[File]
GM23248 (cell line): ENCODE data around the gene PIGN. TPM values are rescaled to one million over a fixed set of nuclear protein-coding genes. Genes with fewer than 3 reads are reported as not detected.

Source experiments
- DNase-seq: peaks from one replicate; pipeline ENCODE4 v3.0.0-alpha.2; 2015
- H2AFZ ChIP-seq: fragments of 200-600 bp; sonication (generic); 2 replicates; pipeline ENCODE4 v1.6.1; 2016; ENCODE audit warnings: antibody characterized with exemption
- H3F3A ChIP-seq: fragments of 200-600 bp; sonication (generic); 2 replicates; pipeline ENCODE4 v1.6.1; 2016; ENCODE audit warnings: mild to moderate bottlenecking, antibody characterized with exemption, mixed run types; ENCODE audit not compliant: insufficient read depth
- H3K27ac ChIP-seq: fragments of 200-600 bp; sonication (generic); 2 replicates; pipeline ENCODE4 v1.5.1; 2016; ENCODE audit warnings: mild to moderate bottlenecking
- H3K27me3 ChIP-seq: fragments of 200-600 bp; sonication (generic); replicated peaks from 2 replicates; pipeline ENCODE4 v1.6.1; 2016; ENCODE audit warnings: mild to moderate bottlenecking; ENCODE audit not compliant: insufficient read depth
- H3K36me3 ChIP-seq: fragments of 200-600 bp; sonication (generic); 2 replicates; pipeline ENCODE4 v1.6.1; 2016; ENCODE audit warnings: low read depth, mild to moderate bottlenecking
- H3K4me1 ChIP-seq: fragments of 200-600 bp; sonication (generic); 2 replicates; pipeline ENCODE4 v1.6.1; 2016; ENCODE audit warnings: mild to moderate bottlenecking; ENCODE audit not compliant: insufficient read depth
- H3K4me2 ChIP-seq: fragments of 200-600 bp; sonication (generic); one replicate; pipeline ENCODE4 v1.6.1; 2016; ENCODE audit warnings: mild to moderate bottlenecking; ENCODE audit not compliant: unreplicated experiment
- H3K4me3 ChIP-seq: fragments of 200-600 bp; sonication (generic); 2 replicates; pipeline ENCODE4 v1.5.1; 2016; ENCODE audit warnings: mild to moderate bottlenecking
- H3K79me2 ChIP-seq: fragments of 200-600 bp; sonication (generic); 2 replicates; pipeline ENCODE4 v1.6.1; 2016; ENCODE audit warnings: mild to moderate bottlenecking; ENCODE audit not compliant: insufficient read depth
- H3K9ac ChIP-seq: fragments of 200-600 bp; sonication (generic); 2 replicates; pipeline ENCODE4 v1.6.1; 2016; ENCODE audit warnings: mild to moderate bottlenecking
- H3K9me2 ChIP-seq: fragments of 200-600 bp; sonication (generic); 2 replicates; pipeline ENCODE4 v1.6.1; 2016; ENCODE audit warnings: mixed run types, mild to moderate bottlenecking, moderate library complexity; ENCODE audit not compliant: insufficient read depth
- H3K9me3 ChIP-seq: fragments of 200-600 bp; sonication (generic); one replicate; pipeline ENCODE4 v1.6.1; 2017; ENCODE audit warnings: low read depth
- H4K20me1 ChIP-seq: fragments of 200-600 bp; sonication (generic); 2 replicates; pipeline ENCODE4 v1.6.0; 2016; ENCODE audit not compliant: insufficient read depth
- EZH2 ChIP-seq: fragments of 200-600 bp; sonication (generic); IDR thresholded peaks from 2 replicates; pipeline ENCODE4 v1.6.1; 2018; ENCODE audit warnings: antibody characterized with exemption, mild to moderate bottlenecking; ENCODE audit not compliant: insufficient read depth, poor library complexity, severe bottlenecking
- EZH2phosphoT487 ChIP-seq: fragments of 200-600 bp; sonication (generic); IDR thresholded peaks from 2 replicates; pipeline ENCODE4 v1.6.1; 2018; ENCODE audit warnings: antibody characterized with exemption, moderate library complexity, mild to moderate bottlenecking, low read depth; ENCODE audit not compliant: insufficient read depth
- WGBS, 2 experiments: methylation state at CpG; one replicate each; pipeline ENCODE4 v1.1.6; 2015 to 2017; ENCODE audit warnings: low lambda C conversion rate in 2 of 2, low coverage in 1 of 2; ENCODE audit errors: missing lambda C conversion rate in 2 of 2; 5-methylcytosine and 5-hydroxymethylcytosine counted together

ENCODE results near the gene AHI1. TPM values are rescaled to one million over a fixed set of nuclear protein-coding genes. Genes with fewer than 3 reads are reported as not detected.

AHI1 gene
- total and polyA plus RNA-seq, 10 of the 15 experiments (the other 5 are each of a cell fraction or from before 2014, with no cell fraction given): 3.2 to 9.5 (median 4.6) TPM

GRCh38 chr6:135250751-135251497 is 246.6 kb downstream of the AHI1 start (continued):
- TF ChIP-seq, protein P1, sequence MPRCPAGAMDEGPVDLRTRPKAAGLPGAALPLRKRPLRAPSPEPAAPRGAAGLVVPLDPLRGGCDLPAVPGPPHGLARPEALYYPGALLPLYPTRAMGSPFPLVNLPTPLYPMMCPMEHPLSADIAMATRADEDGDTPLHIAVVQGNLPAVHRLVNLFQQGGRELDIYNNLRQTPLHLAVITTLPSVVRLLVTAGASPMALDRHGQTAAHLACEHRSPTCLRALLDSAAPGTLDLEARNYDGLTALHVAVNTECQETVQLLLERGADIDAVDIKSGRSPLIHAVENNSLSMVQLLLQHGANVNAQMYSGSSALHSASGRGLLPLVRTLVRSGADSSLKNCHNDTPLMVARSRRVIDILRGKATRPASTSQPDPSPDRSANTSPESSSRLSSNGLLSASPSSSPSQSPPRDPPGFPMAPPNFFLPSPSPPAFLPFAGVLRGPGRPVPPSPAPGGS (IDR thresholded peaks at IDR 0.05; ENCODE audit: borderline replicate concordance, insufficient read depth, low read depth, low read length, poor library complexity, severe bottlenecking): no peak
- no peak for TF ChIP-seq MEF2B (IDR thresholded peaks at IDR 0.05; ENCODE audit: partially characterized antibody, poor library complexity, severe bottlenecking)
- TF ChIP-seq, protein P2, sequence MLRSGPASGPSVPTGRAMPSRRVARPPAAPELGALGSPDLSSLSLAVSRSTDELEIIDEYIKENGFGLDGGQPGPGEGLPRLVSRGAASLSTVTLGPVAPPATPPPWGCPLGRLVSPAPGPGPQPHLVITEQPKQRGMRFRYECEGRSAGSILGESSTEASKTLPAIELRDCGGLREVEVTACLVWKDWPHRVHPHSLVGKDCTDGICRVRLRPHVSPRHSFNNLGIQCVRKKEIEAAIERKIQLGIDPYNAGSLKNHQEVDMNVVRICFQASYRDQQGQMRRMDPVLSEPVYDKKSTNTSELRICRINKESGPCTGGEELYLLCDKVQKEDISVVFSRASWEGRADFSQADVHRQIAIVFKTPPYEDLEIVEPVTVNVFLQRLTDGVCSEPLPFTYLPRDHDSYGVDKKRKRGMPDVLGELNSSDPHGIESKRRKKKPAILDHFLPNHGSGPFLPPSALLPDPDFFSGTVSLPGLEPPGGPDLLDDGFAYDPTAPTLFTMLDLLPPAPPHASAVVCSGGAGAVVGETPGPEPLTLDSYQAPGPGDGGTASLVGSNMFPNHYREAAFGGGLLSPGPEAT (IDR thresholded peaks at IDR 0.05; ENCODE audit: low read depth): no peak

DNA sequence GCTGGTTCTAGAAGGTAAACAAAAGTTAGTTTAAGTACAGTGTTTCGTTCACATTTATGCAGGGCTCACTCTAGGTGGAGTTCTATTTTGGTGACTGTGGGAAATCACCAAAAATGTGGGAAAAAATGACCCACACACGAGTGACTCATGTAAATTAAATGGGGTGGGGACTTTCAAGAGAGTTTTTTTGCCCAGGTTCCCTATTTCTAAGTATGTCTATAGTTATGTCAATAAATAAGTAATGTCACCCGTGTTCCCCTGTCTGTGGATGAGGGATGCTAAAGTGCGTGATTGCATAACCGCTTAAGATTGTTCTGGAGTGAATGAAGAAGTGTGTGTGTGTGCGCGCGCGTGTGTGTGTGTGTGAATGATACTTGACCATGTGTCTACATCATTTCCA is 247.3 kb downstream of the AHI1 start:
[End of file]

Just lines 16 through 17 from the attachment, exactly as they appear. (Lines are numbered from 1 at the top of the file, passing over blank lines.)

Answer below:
- H4K20me1 ChIP-seq: fragments of 200-600 bp; sonication (generic); 2 replicates; pipeline ENCODE4 v1.6.0; 2016; ENCODE audit not compliant: insufficient read depth
- EZH2 ChIP-seq: fragments of 200-600 bp; sonication (generic); IDR thresholded peaks from 2 replicates; pipeline ENCODE4 v1.6.1; 2018; ENCODE audit warnings: antibody characterized with exemption, mild to moderate bottlenecking; ENCODE audit not compliant: insufficient read depth, poor library complexity, severe bottlenecking